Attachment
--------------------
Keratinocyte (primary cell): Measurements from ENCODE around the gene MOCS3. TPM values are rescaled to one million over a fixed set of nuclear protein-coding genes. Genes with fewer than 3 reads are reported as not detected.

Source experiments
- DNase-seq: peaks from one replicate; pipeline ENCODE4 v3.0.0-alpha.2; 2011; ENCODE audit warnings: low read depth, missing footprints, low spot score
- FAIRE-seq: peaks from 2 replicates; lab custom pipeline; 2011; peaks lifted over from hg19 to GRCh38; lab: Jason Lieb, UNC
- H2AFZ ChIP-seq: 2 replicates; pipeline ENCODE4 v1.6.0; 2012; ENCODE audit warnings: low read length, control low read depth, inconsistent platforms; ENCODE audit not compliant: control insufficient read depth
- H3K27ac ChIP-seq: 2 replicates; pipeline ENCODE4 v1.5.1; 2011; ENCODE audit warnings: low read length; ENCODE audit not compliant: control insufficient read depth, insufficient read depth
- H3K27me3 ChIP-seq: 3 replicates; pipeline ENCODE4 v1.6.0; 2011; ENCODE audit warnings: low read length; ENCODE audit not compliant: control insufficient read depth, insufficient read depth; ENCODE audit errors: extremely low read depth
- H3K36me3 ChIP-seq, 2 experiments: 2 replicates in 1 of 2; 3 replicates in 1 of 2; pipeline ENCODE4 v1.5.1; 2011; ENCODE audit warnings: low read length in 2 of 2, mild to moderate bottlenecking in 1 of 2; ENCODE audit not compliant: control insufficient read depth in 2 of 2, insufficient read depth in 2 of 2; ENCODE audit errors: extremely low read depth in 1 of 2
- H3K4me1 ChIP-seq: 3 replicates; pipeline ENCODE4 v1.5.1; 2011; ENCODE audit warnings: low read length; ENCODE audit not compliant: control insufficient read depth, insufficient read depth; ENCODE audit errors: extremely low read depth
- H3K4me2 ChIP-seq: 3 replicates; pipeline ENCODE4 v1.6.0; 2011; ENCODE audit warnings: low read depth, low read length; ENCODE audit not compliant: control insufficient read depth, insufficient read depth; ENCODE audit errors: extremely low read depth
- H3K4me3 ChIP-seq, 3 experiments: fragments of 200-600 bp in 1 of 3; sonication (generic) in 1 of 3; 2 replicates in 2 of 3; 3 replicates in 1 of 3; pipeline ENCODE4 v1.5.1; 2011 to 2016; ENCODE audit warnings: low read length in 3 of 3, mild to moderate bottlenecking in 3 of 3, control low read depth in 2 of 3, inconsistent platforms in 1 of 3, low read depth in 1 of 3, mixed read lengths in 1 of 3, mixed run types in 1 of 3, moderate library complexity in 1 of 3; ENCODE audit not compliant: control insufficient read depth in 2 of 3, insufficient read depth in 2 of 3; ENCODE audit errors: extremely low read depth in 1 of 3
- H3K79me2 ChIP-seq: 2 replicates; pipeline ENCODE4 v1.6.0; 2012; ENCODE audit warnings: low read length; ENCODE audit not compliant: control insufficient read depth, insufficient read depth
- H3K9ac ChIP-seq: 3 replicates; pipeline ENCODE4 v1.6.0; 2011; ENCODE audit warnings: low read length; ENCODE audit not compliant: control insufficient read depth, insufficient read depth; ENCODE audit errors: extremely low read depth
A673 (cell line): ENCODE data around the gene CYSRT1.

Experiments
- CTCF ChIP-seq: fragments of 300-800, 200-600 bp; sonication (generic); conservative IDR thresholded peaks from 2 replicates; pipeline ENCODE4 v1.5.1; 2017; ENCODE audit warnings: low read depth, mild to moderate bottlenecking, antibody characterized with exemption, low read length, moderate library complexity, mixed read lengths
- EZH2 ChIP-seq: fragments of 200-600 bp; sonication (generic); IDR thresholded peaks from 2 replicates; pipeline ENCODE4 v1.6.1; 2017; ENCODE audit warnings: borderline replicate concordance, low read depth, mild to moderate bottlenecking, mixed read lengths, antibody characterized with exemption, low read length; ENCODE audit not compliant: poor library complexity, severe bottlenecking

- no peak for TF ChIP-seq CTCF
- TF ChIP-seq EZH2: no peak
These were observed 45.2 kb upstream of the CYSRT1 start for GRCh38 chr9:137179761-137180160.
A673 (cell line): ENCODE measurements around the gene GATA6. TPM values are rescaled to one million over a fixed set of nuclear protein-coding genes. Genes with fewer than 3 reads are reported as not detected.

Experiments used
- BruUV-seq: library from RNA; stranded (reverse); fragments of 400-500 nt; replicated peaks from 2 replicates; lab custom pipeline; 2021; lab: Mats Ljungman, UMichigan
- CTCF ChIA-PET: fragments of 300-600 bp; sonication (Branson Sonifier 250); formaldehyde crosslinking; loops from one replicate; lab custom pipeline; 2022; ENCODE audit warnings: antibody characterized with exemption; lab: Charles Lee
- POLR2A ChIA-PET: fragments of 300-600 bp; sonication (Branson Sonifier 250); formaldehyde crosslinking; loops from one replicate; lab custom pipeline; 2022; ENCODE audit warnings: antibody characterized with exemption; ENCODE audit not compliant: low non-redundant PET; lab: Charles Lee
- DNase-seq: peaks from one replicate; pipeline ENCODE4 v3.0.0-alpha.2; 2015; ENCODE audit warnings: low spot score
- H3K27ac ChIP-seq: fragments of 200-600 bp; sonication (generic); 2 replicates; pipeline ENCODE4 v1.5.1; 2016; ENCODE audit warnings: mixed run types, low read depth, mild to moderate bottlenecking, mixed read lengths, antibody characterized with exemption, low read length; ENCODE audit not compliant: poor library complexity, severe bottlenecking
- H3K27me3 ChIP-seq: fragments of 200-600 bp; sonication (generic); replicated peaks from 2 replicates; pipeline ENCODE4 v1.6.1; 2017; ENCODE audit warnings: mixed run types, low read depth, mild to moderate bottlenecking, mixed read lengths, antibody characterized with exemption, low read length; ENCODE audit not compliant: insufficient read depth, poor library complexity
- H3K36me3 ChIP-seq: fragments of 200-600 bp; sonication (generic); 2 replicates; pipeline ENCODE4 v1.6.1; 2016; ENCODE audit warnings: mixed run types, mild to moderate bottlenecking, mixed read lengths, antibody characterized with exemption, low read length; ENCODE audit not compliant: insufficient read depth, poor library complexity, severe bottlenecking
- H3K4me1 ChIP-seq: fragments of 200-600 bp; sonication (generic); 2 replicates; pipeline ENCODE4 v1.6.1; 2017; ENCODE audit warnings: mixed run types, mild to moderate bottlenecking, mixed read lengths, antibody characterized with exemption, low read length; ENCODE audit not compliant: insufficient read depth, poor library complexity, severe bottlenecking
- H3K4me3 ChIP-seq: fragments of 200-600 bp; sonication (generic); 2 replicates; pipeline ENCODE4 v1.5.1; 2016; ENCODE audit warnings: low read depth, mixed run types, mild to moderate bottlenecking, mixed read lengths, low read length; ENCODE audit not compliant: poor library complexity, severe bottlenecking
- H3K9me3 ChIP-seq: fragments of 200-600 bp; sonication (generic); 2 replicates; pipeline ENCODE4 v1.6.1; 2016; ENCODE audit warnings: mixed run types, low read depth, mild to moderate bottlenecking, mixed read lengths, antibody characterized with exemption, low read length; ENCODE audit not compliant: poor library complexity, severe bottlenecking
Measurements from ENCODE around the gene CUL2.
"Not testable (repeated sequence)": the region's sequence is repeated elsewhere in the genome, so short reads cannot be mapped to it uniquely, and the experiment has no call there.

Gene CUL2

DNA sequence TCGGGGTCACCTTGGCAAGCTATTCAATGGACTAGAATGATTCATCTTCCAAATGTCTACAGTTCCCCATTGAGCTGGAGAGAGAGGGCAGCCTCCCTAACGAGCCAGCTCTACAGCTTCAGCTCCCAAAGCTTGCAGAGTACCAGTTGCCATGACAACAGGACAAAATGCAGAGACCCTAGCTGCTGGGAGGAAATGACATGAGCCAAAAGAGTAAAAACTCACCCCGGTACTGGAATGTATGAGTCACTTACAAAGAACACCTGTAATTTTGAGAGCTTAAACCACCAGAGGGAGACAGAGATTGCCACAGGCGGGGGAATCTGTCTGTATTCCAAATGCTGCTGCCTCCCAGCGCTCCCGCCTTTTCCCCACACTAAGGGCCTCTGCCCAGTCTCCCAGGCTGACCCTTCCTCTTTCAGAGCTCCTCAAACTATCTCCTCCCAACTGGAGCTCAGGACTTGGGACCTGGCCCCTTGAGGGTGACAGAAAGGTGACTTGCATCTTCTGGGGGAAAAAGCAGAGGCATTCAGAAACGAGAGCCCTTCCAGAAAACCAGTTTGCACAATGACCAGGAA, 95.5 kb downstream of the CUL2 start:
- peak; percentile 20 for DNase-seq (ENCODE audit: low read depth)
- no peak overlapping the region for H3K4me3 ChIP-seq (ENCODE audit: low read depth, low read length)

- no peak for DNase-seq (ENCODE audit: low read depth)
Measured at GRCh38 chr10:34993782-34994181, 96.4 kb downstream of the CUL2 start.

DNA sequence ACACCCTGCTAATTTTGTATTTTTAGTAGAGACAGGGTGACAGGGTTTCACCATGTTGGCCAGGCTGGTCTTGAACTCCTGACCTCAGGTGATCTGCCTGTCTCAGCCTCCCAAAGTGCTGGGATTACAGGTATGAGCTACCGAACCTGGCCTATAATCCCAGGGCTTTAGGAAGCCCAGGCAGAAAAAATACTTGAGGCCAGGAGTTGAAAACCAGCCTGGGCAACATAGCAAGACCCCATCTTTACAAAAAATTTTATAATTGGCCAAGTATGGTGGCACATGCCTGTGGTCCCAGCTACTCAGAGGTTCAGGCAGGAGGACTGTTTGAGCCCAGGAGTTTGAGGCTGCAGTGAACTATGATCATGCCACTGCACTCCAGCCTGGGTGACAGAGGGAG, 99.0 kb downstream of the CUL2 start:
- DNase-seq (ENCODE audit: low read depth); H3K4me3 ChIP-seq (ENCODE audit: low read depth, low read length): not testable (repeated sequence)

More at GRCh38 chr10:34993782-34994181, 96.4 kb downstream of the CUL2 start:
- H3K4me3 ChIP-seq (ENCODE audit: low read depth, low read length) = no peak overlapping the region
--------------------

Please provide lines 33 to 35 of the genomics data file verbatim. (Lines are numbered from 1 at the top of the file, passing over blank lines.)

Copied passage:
Measurements from ENCODE around the gene CUL2.
"Not testable (repeated sequence)": the region's sequence is repeated elsewhere in the genome, so short reads cannot be mapped to it uniquely, and the experiment has no call there.

Gene CUL2